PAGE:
If You Say There are No Good Lesbian Books, You’re Bad at Picking Books


I’ve been writing about bi and lesbian books for more than a decade now, and in that time, there’s been a constant refrain that gets under my skin: “There’s no good lesbian books.” This is often said by readers of M/M books who refuse to read any other queer books, but bafflingly, it’s also frequently said by lesbians. This was frustrating to hear when I first began the Lesbrary, but in 2021 I’m left flabbergasted. We are living in a golden age of queer lit, especially YA, and you’re telling me you can’t find ANY good lesbian books?

Usually, this isn’t just applied to books about lesbians. Any sapphic book gets this treatment. While M/M books are considered to sell well and often go viral on BookTok, BookTube, and other bookish platforms, it’s rare to see a sapphic book receive that same level of popularity. (I think One Last Stop is the only one that comes close, and that is partly due to the success of the author’s previous M/M book.) Of course, queer men’s books aren’t treated the same as straight books, and I don’t mean to say they don’t deal with homophobia — the popularity of those books in mostly straight women spaces is a whole other subject — but they do get a lot more eyes on them then sapphic books.

This isn’t because of a lack of quality from sapphic books, though, or even a lack of volume. There are several publishing houses that specialize in F/F romance and publish more than you could easily keep up with (Bold Strokes Books, Bella Books, Ylva Publishing, etc), and while traditionally published sapphic books used to be more rare, they now come out every week. I keep a running list of sapphic books I’ve read and can personally recommend, and there are hundreds of books on it!

The problem is that sapphic books don’t get the same amount of attention and publicity as other books. Hmm, I wonder if there’s some reason that books that center women aren’t seen as legitimate in the same way that books that include men in starring roles are…I can’t think of any over-arching systems of oppression that might devalue stories that focus on relationships between women…(Fun fact: the Bechdel-Wallace test was originally about lesbian representation.)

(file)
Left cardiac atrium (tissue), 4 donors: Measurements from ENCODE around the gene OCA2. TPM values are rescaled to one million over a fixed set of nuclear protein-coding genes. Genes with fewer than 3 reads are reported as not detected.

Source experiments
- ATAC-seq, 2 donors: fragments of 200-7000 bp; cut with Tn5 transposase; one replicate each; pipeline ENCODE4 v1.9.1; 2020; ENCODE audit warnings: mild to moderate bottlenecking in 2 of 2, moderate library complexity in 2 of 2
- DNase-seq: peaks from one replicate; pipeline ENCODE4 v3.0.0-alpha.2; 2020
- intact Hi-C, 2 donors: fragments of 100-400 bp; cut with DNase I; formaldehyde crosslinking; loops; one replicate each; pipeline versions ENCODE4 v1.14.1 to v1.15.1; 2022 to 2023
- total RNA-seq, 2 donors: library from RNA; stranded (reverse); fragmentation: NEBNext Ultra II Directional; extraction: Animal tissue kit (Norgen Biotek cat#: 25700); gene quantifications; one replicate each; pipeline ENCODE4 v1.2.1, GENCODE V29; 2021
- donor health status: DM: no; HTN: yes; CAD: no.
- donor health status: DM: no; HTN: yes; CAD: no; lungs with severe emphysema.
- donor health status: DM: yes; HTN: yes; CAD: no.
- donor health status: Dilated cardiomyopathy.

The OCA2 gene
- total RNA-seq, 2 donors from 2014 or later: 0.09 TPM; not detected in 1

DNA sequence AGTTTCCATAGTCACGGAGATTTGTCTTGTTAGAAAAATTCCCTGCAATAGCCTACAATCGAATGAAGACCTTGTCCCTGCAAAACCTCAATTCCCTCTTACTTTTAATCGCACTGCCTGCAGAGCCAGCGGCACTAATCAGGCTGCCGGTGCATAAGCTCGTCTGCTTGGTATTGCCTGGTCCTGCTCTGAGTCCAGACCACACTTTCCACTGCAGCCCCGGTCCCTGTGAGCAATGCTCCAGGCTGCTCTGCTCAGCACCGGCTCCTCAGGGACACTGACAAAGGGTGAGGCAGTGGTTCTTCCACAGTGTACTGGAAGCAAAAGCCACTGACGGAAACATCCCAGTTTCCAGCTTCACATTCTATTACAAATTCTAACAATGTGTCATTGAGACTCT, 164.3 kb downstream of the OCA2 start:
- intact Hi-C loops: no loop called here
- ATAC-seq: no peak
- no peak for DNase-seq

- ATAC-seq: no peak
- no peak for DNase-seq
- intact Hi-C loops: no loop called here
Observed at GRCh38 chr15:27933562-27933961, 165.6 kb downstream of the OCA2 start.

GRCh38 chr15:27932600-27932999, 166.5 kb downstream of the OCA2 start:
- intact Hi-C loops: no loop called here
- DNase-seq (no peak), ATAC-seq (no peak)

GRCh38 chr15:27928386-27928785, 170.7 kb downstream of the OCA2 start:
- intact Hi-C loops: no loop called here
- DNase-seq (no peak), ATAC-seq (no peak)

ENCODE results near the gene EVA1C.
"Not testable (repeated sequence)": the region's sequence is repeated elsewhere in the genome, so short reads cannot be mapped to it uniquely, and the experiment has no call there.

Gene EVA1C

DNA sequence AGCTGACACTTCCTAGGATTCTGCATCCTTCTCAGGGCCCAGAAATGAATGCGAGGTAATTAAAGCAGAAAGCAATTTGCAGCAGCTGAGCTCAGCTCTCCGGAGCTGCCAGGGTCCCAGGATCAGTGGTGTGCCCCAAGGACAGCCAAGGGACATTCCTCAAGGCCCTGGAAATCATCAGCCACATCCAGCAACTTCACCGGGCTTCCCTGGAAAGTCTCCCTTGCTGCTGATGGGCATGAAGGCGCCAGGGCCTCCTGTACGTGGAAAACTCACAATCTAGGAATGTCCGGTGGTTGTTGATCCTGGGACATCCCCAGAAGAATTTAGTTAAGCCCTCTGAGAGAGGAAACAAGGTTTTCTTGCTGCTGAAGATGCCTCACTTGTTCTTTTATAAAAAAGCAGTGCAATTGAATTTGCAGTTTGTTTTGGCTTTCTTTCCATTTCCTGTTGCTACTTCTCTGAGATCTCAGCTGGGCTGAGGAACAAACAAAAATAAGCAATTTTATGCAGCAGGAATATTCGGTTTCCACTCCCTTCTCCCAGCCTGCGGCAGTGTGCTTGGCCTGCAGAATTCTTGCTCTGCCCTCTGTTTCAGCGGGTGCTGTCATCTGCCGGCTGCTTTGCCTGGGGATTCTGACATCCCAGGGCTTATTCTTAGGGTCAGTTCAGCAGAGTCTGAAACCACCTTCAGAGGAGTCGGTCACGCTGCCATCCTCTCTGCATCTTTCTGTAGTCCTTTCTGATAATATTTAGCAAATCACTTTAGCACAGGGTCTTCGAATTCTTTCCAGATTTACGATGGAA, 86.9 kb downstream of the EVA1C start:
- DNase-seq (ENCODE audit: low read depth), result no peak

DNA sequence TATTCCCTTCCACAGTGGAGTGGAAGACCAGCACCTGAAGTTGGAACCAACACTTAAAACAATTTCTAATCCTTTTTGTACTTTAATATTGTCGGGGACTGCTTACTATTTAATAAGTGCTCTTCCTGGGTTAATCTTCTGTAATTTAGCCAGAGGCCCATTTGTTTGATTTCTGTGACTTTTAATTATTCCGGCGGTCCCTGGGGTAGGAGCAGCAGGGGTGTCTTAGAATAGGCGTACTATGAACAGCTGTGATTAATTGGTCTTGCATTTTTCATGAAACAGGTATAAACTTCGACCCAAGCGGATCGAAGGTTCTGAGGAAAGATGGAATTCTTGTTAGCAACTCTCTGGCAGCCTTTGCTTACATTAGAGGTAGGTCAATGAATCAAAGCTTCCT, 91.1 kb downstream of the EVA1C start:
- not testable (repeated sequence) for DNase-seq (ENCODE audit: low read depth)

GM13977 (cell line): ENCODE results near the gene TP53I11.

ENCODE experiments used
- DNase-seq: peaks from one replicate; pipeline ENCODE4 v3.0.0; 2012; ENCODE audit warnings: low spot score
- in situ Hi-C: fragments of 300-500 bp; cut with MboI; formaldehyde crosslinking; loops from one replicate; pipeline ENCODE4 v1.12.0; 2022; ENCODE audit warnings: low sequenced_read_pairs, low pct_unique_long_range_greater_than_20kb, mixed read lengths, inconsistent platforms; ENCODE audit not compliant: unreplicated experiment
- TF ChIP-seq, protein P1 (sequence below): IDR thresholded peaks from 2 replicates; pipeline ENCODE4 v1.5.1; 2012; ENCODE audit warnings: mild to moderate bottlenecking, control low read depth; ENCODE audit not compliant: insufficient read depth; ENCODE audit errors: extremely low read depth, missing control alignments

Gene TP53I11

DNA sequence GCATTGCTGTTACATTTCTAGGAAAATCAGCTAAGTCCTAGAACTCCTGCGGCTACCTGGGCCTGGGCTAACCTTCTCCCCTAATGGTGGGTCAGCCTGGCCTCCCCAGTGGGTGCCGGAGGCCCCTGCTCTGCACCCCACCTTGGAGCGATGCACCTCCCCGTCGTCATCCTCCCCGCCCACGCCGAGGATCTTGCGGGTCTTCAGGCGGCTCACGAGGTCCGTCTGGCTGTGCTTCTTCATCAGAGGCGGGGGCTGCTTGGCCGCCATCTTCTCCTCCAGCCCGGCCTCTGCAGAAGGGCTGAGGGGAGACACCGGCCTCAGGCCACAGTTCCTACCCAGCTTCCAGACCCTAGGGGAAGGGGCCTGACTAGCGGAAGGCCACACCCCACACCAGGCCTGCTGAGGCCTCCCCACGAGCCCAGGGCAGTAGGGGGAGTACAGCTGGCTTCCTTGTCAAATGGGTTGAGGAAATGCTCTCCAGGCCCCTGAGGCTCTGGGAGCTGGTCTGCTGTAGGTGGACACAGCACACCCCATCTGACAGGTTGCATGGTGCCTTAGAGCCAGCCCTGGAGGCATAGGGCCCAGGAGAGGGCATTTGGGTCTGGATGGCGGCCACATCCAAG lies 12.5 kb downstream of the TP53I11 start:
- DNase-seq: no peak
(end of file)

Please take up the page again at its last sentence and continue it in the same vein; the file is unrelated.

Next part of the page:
The part that really gets to me, though, is that it’s not hard to find good lesbian books. Sometimes I even hear “I wish I could find lesbian books that weren’t written by and for straight men,” but this is not an actual problem in publishing! It’s just not! It’s a problem in porn, sure, but there are very, very few sapphic books published that aren’t by sapphic women, because they aren’t seen as profitable, so it’s generally only queer women who have cared enough to write them. In fact, I don’t understand where people are even finding these books, because they are so few and far between that it’s ludicrous to act like they’re the majority.

My running theory is that this is Amazon’s fault. If you search Amazon for “lesbian books,” you will end up with a mishmash of sapphic fiction, M/M books, cis/allo/straight books, and self-published F/F ebook erotica that might qualify as being aimed at men. That’s not a problem with lesbian books, though: it’s a problem with Amazon’s search function. If you google “lesbian books,” you’ll see a row of classics of lesbian literature at the top. The front page is almost all nicely curated lists of sapphic fiction that would provide anyone with a good place to start — including my list of 100 must-read sapphic books!

Some of the most beautifully written books I’ve ever read have been lesbian or sapphic novels. You can’t tell me that Fingersmith is badly written or that Jeanette Winterson and Emma Donoghue are not skilled authors. Have you tried Butter Honey Pig Bread? Her Body and Other Parties? The Summer We Got Free? The Seven Husbands of Evelyn Hugo? You’re telling me those are all poorly written? It just doesn’t add up. And that’s not even getting into the literal hundreds of sapphic YA books out there, many of them absolutely gorgeous works. It was untrue to say there are no good sapphic books ten years ago, but now I am drowning under the piles of ARCs I have of sapphic YA that I just can’t keep up with. There are more published every single week! (And if you want to keep up with queer new releases, might I recommend the Our Queerest Shelves newsletter?)

To be honest, the only way I can imagine someone genuinely thinking there are no good lesbian books is if they are the most passive reader possible. Yes, if you pick books by wandering into a bookstore and picking whatever is faced out, you may not encounter lesbian books. If you take all your book recommendations from Amazon, you’ll probably read some bad books (of any genre, really). But if you do the absolute bare minimum of googling what you’re looking for, or following some of the many queer book blogs out there (LGBTQ Reads, Reads Rainbow, YA Pride, Lambda Literary, the Lesbrary, or Book Riot’s LGBTQ category!), it’s easy to find more fantastic sapphic books than you can read in a life time. So please, stop making this sad excuse.

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